During last Tuesday’s Republican presidential debate, Marco Rubio joked, “For the life of me, I don’t know why we have stigmatized vocational education. Welders make more money than philosophers. We need more welders and less philosophers.” Some have questioned the accuracy of his statement (yes, philosophy majors earn more on average, but there are a lot more jobs in welding than there are in philosophy), but in any case, he did push us to think about the value we place on vocational and technical preparation in schools. Is Missouri doing enough to prepare students who want to be welders? Are our schools too focused on trying to make students into philosophers?
In Ascension Parish, Louisiana, high-school students don’t have to wait until college to access technical education—they can take courses through their traditional public schools, as The Foundation for Excellence in Education depicts in a recently released a video titled “Course Access: Expanding Access & Equity in Louisiana.”
Course access (or “course choice”) allows students to direct funding to approved course providers outside of their traditional public school and to receive credit for classes they successfully pass. This allows students to customize their education while remaining in their home districts. Enrolling in welding courses has put students like Stormi Honeycut (shown in the video) on the path to high-paying careers without ever having to pay thousands of dollars to a technical college.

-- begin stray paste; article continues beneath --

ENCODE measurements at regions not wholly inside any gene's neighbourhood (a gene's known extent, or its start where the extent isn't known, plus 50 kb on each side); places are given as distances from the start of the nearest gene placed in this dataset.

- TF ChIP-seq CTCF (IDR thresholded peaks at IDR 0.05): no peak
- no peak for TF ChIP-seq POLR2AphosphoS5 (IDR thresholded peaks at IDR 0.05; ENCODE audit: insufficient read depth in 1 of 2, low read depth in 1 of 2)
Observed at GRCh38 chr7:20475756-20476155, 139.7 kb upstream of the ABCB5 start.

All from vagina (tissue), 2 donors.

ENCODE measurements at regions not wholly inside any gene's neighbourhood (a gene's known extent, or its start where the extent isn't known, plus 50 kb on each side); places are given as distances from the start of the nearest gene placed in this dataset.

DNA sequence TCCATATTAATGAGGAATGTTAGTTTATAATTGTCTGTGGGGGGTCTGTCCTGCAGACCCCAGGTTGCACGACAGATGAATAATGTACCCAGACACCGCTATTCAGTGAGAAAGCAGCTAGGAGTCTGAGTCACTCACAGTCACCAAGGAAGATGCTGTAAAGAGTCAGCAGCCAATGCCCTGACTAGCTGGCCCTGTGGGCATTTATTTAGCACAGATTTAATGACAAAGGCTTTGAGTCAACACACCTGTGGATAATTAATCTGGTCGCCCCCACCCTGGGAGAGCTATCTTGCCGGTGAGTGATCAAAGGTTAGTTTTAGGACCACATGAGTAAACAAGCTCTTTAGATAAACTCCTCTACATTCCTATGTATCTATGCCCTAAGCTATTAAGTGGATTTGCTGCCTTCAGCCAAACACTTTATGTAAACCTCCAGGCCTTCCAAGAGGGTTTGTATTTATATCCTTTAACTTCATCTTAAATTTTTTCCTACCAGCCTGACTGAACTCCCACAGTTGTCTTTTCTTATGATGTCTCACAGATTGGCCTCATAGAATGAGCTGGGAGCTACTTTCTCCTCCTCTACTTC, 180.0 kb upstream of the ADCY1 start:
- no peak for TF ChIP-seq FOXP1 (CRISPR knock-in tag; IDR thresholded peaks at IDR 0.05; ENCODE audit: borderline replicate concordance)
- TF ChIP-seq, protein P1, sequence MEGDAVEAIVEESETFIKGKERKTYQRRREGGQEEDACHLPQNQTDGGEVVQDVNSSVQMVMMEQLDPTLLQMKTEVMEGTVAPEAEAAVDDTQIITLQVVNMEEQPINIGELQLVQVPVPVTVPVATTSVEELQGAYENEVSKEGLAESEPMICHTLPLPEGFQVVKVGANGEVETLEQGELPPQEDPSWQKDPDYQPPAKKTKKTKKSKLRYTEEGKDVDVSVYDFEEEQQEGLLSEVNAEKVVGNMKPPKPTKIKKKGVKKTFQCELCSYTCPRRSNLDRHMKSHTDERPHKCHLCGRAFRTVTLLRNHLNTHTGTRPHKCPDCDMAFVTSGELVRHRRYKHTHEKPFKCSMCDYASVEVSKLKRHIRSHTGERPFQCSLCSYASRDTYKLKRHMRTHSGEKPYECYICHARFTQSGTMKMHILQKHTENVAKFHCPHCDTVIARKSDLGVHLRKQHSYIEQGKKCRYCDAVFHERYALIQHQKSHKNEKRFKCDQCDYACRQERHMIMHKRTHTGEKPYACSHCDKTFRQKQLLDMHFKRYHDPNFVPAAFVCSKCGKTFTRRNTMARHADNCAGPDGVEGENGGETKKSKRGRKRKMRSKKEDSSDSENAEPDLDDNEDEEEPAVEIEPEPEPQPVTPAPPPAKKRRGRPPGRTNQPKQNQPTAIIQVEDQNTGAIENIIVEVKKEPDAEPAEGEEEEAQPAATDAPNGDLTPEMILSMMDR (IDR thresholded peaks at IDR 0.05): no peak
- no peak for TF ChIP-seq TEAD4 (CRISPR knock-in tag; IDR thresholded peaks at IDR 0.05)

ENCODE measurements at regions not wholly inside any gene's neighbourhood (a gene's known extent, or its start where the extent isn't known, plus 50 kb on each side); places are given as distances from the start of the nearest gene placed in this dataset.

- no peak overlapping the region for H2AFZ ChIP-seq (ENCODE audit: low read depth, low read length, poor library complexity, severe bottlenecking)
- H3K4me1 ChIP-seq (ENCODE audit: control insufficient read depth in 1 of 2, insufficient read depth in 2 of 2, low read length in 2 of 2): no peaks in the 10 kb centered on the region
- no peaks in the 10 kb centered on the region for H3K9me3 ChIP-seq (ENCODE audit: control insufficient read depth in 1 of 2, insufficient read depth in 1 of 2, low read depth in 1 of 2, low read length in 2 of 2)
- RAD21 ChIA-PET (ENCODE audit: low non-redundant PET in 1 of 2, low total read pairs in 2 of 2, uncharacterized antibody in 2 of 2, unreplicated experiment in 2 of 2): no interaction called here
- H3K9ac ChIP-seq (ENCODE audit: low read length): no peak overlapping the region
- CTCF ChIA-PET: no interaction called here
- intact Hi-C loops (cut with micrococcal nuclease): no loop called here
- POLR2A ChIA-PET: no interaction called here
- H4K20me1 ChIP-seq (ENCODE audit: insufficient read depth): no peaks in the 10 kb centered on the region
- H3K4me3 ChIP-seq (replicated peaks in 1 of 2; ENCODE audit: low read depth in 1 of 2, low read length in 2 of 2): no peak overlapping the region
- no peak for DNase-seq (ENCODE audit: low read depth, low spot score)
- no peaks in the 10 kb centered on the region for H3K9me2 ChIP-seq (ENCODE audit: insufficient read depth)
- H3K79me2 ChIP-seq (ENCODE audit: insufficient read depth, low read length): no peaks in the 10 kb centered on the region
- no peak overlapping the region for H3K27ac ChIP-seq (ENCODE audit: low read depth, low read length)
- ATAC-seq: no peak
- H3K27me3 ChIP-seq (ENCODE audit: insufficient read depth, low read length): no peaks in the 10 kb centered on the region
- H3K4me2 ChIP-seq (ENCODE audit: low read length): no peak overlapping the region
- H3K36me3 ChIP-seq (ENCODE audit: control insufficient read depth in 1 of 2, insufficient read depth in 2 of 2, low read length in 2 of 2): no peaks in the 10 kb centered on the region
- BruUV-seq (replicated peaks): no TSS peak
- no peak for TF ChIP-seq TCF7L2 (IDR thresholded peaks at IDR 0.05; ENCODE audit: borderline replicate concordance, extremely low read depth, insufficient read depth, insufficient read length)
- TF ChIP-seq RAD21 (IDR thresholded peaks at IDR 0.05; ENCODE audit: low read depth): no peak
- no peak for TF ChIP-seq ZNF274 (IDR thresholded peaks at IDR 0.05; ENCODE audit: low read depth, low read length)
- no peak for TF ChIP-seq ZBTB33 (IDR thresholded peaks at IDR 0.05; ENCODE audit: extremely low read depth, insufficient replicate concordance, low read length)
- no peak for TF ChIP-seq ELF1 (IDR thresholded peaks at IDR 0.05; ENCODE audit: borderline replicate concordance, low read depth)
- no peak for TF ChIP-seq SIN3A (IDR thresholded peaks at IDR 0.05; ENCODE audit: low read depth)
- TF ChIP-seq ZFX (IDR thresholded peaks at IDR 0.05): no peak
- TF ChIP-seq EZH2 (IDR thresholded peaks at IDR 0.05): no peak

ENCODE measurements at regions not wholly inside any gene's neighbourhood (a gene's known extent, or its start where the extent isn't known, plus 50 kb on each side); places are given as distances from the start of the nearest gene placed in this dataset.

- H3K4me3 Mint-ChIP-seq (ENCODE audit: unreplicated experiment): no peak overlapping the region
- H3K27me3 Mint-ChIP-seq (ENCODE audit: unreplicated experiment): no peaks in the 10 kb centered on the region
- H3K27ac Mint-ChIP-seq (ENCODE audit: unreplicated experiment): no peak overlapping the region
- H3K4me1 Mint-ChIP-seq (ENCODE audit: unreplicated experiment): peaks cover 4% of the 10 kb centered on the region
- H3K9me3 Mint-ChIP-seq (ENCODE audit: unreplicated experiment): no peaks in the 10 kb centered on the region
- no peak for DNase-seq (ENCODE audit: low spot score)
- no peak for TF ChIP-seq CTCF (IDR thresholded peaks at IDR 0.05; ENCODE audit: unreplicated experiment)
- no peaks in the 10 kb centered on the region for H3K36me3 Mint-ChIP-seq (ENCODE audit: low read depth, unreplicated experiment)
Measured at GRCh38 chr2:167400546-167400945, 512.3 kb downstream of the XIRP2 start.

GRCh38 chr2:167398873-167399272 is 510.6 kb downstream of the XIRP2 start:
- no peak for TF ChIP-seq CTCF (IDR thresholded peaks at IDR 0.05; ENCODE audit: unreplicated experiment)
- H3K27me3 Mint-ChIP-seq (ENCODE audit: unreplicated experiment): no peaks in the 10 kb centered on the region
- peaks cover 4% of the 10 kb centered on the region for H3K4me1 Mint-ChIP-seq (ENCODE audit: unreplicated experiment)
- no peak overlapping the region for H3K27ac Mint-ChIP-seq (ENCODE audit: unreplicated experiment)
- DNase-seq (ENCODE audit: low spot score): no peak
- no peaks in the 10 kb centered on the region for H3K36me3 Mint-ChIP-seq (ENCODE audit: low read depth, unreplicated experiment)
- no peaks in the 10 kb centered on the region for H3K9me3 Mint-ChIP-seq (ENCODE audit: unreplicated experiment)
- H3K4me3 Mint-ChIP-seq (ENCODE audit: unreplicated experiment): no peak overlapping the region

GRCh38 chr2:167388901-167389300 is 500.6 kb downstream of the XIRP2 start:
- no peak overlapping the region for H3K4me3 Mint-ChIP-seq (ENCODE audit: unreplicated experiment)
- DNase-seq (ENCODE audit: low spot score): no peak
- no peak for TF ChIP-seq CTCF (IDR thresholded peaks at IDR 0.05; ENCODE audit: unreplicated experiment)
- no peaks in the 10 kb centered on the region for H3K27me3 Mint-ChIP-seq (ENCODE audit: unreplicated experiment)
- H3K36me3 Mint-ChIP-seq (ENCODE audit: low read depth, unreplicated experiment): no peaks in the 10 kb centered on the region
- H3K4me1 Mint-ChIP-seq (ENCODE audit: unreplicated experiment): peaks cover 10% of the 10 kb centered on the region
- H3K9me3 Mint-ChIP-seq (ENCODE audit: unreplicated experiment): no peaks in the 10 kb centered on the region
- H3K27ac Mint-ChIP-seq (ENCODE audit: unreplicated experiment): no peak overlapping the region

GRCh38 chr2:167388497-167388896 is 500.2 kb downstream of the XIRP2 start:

According to www.tech-schools.us, 69 colleges offer technical programs at 91 locations in Missouri. Some tech programs cost as much as traditional university education. Ranken Technical College in St. Louis, for example, costs $14,000 per academic year, which is impractical for many students.
If Missouri adopted a course access program, students could enroll in courses through approved technical programs at no additional expense to the students or taxpayers while still in high school. Funds would simply be redirected from what the school district already uses. By the time they graduated, students could be well on their way to a solid career in a trade.
When I first started at the Show-Me Institute, I told the story of my experience teaching in a low-income school district. I wrote:
…one day, I noticed a child staring out the window at the construction site adjacent to the building. The student mumbled to himself, “if only school was doing construction work, then I’d have an A-plus.”
As a teacher, I learned that if students want to be welders, schools that want to make them into philosophers won’t help them, no matter how effective the teachers are. Imagine the reverse—we would surely oppose trying to make students who want to be philosophers into welders. Why don’t we recoil when folks try to make welders into philosophers? For students more interested in a vocational career than a philosophy degree, course access offers a path forward.